What issues are you dealing with that may be something in your own belief system?  Have you dealt with this in your life?  What did you do to get out of this mindset?

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Thanks, Grandpa!

phone 028Grandpa’s favorite flowers had always been hollyhocks.  I’m not sure why, but he loved them.  They lined his garden and his yard, and some even grew out in the trees.  We, my siblings and cousins and I, would explore the trees looking for peacock feathers from Grandma’s prized peacocks in the summer.  Those birds had such an enchanting, sad, mournful call.  They were beautiful, but seeing them everyday made them much more ordinary than they really were.  I still to this day have some of those feathers.

I think all the grandkids loved being at Grandpa and Grandma’s house.  Grandma and my aunt, who lived with them and helped them, and eventually took care of them in their old age,  made homemade cookies, and sometimes Grandpa would sing and dance in the kitchen with the old cook stove sitting next to the modern electric range.  The dishes were done by hand after every meal, and Grandma had certain jobs that were done on specific days of the week, probably just like her mother had done years before.  Grandpa cut all the wood to heat the house, I don’t remember any other heating system, and there were lines hanging across the ceiling in the living room to hang clothes to dry in the winter.  I loved helping operate the ringer washer tub, where we washed clothes just like they did in the olden days.  He was a hunter, trapper, and farmer, and loved being able to help him.  I felt valued by all my grandparents, but especially by my two grandfathers.  My paternal grandfather died when I was only 6, and I know I was loved deeply by him, but my maternal grandfather made a very deep impression me as a child, and does still to this day.  He was very devoted to God, and lived his life the best way he thought he could.

Grandpa died when I was 17.  He hadn’t been “here” for a long time, and the last conversation I can remember having with him was one from when I was 14.  Grandpa was my male role model, mostly because I had always felt like my dad was disappointed with me,  since I was the firstborn, and I ended up being a girl.  (And to make it worse, I was a tom boy, rubbing salt in the wounds.)  But Grandpa loved me for who I was, and I loved playing baseball, and hearing stories about when he was a little boy.  I even had an empty chew can that Grandma had put raisins in, so I could have a chew just like Grandpa did.  I’ve been told I look like him, and yes, I can see the resemblance.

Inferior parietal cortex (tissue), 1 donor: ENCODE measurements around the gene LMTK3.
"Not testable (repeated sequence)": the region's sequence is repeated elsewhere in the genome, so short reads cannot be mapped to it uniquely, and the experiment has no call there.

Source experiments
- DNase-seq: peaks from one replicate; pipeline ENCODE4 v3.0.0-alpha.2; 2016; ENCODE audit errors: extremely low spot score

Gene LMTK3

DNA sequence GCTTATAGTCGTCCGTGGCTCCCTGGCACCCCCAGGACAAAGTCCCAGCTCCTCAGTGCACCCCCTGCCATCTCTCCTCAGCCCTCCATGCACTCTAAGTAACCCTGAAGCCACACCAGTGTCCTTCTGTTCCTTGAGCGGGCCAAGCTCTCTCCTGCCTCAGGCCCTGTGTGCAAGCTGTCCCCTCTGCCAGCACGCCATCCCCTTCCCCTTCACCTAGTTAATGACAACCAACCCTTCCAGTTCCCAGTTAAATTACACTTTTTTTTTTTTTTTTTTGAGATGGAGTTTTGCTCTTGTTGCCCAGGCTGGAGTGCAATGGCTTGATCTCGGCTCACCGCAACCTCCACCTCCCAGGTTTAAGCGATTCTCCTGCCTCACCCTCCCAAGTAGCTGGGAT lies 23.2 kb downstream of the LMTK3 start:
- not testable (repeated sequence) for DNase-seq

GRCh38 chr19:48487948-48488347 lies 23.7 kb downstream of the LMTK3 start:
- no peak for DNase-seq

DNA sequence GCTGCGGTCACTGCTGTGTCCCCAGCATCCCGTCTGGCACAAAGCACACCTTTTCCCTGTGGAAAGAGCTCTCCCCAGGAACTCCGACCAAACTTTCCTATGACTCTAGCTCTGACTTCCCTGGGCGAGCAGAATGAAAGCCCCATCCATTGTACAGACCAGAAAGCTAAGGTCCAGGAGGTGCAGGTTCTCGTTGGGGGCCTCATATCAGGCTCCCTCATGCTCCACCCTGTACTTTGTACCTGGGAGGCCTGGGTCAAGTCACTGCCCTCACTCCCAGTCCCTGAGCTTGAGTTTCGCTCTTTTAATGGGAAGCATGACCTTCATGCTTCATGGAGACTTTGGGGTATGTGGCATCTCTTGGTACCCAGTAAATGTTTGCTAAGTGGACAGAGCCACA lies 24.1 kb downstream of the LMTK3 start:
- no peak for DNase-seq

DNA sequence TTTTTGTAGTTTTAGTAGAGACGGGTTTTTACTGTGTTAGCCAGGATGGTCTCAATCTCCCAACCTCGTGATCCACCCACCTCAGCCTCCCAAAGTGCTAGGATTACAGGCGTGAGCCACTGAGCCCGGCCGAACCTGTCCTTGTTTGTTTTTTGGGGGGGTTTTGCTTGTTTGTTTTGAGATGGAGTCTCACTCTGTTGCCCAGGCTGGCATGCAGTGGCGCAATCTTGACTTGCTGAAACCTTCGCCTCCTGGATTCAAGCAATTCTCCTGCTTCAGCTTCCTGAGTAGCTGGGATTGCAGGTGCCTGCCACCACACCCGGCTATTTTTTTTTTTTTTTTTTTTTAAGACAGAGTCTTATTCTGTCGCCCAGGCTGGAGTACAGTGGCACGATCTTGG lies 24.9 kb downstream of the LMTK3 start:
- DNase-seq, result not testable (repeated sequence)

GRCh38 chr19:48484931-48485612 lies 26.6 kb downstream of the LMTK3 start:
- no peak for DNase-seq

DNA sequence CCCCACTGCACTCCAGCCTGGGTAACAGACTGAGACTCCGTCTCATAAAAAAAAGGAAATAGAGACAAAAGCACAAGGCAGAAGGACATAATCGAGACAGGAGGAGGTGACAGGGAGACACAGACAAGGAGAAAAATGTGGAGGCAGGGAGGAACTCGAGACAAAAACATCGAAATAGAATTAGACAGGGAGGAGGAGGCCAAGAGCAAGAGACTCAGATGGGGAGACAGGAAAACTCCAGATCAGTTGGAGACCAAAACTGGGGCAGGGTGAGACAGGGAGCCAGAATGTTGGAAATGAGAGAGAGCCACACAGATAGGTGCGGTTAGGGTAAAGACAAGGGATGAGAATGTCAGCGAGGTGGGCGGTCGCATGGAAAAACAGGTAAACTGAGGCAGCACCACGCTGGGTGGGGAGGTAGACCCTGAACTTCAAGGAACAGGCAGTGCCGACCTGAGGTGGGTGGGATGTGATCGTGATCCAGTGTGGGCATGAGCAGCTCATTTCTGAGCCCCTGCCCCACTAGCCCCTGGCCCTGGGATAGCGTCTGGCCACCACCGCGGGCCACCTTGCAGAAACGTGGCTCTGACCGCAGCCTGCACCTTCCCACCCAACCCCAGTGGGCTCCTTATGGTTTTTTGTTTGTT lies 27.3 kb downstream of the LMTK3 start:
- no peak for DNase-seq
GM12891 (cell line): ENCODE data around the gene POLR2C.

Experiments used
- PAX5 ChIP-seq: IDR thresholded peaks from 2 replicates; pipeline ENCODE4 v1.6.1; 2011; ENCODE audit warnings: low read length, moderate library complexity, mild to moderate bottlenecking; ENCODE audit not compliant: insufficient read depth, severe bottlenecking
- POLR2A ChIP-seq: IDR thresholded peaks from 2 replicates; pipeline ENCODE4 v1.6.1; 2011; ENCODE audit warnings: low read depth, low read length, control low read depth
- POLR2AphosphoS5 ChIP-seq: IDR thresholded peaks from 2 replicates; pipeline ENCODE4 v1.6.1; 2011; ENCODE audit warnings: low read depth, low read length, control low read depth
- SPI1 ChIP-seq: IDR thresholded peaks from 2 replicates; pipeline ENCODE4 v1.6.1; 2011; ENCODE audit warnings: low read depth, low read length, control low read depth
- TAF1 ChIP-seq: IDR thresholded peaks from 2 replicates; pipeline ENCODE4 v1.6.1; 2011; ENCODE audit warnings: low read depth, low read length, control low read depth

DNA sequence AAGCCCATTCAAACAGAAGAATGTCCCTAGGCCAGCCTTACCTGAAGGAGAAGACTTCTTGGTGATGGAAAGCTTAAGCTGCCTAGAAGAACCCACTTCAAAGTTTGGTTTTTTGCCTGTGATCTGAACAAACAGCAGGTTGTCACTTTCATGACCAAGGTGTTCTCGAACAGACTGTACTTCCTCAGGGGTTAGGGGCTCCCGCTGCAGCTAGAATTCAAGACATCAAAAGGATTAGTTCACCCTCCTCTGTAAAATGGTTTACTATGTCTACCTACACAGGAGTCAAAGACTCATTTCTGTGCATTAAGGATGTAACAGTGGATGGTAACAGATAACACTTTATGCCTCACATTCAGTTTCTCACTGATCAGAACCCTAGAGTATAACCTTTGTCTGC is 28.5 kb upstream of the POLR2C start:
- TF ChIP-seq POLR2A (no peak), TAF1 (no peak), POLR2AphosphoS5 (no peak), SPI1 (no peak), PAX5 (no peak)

Fast forward twenty years or so; I’m a happily married mother of two young children.  My husband and I have moved to a small town in North Dakota, and are enjoying owning our own home.  The existing flower garden in the yard was very overgrown, and full of white flowers.  I dug and planted and dug and planted, trying to get rid of the white and add some color.  I enlisted the help of my knowledgeable elderly neighbor ladies to know which of these unfamiliar plants were weeds and which were flowers.  After a few years of gardening something strange happens; my yard erupts with hollyhocks.  I’m not talking one or two seeds that drifted in on the wind, or a pod dropped by a bird in a one area, but an actual eruption. 

I had hollyhocks in every corner of the yard, every crack of the sidewalk, and every space of the yard that wasn’t mowed.  They were every color, every shape, and every size.  Giddy, I let them all grow.  My yard looked like Grandpa’s.  I told my mom about what happened, and she told me Grandpa must have sent them.  I had never considered this, and this thought made me very happy.  After a few years though, I had to start pulling them out.  They seeded and reseeded and I pulled hundreds of plants.  I now leave about 20 of them or so growing all around the yard in different nooks and crannies.  They make me smile.   And they remind me of Grandpa.


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…just a kid from a small town….

I actually grew up on a farm.  But now I live in a small town.  How small?  223 residents at the time of the last census.

The thing I like best about living in a small town is the sense of community.

When someone get sick or has an accident, or a baby born with a something that needs to be fixed, someone throws a benefit for them, and community shows up and gives large amounts of money to make sure they can pay their medical bills.

When someone’s house burns down, the community comes together and has the benefit, or at least someone collects donations to help them get back on their feet.

I’ll guess that at least half to 75% of the people in our community volunteer their time or money or resources to help others, or donate to their church or the Lions groups and they help others using that money.  The number might even be closer to 100% than I even realize.

There’s at least one person who can do anything you need done, in a small community, from welders and mechanics, EMT’s and paramedics, to firemen and computer programmers, and even that one guy who will climb down in the sewer and snake your septic line if it gets plugged.  There are painters and artists, writers and cooks, organizers and planners, and builders and demolition people.  The funny thing is, once you become a member of that community, you realize that community is just another name for  family.  Sometimes in a community, just like in a family, people fight, and get angry and say bad things about each other.  As long as we forgive each other and learn to forget the sins of those who trespass against us, we will also be forgiven when we mess up.  Because we all do, I have never met one single perfect person, other than perhaps a newborn baby.